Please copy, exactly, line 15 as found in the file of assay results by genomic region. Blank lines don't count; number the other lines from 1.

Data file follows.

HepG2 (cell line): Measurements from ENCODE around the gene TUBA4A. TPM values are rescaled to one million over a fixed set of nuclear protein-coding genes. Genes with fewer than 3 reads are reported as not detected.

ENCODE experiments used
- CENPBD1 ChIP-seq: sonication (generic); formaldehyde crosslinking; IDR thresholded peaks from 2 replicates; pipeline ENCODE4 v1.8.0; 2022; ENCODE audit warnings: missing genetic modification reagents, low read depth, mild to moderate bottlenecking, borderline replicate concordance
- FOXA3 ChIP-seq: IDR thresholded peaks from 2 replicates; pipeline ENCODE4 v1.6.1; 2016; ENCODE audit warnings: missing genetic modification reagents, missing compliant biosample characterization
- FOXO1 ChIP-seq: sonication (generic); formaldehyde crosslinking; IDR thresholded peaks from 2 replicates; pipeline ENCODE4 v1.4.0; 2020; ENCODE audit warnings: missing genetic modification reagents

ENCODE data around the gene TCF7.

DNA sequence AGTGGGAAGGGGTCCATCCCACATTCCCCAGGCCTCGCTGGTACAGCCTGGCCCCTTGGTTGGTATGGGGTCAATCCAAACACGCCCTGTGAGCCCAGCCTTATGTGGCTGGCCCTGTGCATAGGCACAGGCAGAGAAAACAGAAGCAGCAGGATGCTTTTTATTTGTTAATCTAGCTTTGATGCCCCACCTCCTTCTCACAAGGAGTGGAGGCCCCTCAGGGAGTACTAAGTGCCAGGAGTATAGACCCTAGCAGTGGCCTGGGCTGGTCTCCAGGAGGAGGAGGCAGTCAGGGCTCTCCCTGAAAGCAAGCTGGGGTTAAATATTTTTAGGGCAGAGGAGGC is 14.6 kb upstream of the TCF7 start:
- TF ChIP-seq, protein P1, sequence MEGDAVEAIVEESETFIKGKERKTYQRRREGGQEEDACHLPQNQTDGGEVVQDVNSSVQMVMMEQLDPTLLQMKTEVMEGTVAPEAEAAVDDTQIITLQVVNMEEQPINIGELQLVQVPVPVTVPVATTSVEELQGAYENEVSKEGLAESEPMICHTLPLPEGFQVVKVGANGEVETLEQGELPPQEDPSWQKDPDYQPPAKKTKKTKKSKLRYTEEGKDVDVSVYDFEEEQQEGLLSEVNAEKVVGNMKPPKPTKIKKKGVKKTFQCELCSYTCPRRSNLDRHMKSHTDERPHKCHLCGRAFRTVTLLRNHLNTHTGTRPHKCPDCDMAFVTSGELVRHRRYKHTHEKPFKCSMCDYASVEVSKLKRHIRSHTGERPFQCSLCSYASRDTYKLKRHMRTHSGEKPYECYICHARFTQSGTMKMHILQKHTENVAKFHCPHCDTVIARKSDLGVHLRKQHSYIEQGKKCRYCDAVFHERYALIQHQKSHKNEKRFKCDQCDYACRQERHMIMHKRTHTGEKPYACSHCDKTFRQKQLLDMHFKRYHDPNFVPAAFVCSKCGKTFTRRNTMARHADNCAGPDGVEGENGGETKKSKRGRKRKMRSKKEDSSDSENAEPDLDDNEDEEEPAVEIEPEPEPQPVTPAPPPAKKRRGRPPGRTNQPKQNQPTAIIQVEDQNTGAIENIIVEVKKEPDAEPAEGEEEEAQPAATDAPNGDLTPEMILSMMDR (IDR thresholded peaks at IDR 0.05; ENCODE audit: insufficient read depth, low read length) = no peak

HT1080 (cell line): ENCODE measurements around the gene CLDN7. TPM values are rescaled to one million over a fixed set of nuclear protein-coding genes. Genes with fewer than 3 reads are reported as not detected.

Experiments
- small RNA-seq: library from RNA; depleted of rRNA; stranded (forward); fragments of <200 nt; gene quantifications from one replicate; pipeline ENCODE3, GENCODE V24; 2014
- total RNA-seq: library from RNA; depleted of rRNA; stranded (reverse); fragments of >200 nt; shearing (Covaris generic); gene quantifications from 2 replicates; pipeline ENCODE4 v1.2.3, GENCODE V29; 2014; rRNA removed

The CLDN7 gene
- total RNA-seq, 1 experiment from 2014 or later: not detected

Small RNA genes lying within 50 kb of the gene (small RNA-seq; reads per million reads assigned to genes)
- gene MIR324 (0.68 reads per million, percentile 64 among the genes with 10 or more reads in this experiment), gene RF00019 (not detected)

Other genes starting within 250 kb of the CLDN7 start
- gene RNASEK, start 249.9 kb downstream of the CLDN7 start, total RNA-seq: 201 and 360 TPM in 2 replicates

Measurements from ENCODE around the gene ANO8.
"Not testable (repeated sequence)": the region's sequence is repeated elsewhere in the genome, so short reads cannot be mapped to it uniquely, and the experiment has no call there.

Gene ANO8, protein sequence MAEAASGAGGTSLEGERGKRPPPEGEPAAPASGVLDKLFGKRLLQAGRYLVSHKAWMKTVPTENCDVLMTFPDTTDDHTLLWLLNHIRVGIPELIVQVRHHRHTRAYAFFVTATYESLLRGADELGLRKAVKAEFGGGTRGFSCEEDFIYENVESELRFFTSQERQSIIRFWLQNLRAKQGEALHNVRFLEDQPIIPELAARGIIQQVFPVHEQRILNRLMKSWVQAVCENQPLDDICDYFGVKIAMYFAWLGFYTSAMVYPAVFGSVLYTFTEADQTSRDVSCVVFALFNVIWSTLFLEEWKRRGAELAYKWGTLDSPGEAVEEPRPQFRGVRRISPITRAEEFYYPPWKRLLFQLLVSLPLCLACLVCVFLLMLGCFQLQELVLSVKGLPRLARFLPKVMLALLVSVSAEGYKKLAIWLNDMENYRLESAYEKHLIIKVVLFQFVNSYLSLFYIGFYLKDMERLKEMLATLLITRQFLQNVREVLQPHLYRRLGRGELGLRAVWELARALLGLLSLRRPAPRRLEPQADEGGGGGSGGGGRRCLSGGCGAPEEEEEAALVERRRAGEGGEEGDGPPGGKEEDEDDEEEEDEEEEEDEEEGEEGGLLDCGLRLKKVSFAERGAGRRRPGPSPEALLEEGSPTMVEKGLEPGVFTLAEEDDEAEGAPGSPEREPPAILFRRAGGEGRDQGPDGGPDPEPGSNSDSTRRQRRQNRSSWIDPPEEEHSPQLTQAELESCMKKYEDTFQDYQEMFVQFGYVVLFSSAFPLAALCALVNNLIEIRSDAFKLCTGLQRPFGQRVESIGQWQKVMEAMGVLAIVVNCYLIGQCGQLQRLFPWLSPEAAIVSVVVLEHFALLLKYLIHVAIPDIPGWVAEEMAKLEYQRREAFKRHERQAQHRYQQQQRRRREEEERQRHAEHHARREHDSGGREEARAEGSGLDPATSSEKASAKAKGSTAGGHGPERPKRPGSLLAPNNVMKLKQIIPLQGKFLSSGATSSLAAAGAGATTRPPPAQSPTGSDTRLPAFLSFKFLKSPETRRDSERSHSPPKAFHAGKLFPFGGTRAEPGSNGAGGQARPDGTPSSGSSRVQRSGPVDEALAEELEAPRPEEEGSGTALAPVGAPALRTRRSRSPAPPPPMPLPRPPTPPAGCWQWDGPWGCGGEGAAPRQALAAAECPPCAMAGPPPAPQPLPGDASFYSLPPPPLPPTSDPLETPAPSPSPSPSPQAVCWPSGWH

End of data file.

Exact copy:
Small RNA genes lying within 50 kb of the gene (small RNA-seq; reads per million reads assigned to genes)